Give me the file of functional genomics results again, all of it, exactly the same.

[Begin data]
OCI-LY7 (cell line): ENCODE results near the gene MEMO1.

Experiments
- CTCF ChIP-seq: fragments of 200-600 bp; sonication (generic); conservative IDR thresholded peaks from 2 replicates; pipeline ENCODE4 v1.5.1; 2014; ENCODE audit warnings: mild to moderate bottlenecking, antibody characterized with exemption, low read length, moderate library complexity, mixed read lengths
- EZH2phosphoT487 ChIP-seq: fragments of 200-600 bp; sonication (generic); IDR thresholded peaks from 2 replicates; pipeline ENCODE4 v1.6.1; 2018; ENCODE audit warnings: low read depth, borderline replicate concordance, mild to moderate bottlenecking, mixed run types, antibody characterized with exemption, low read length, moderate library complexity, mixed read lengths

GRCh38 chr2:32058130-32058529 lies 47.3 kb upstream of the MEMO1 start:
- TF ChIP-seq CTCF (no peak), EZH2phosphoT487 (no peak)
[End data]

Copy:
OCI-LY7 (cell line): ENCODE results near the gene MEMO1.

Experiments
- CTCF ChIP-seq: fragments of 200-600 bp; sonication (generic); conservative IDR thresholded peaks from 2 replicates; pipeline ENCODE4 v1.5.1; 2014; ENCODE audit warnings: mild to moderate bottlenecking, antibody characterized with exemption, low read length, moderate library complexity, mixed read lengths
- EZH2phosphoT487 ChIP-seq: fragments of 200-600 bp; sonication (generic); IDR thresholded peaks from 2 replicates; pipeline ENCODE4 v1.6.1; 2018; ENCODE audit warnings: low read depth, borderline replicate concordance, mild to moderate bottlenecking, mixed run types, antibody characterized with exemption, low read length, moderate library complexity, mixed read lengths

GRCh38 chr2:32058130-32058529 lies 47.3 kb upstream of the MEMO1 start:
- TF ChIP-seq CTCF (no peak), EZH2phosphoT487 (no peak)